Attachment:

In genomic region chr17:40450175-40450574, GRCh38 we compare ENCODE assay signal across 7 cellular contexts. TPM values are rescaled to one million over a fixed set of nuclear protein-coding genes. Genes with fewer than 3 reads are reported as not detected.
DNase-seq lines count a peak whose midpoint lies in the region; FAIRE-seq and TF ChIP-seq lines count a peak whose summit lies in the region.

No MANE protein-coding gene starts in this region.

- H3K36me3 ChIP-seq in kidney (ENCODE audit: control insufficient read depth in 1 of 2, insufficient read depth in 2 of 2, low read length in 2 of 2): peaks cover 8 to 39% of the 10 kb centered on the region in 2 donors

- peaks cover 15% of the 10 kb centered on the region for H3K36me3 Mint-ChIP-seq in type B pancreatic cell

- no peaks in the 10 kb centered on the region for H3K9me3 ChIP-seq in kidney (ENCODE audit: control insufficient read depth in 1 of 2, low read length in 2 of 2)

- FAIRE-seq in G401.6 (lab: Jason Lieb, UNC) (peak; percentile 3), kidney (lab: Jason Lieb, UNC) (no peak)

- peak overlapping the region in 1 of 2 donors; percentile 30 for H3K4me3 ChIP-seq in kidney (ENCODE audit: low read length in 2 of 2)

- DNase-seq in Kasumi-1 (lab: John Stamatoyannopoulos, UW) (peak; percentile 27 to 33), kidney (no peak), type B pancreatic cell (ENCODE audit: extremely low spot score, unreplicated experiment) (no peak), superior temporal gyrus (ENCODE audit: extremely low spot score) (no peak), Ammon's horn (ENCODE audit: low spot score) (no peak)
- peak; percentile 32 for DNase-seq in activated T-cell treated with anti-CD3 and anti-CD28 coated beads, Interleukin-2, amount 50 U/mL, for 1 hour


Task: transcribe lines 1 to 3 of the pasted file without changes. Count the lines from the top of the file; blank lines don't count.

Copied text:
In genomic region chr17:40450175-40450574, GRCh38 we compare ENCODE assay signal across 7 cellular contexts. TPM values are rescaled to one million over a fixed set of nuclear protein-coding genes. Genes with fewer than 3 reads are reported as not detected.
DNase-seq lines count a peak whose midpoint lies in the region; FAIRE-seq and TF ChIP-seq lines count a peak whose summit lies in the region.

No MANE protein-coding gene starts in this region.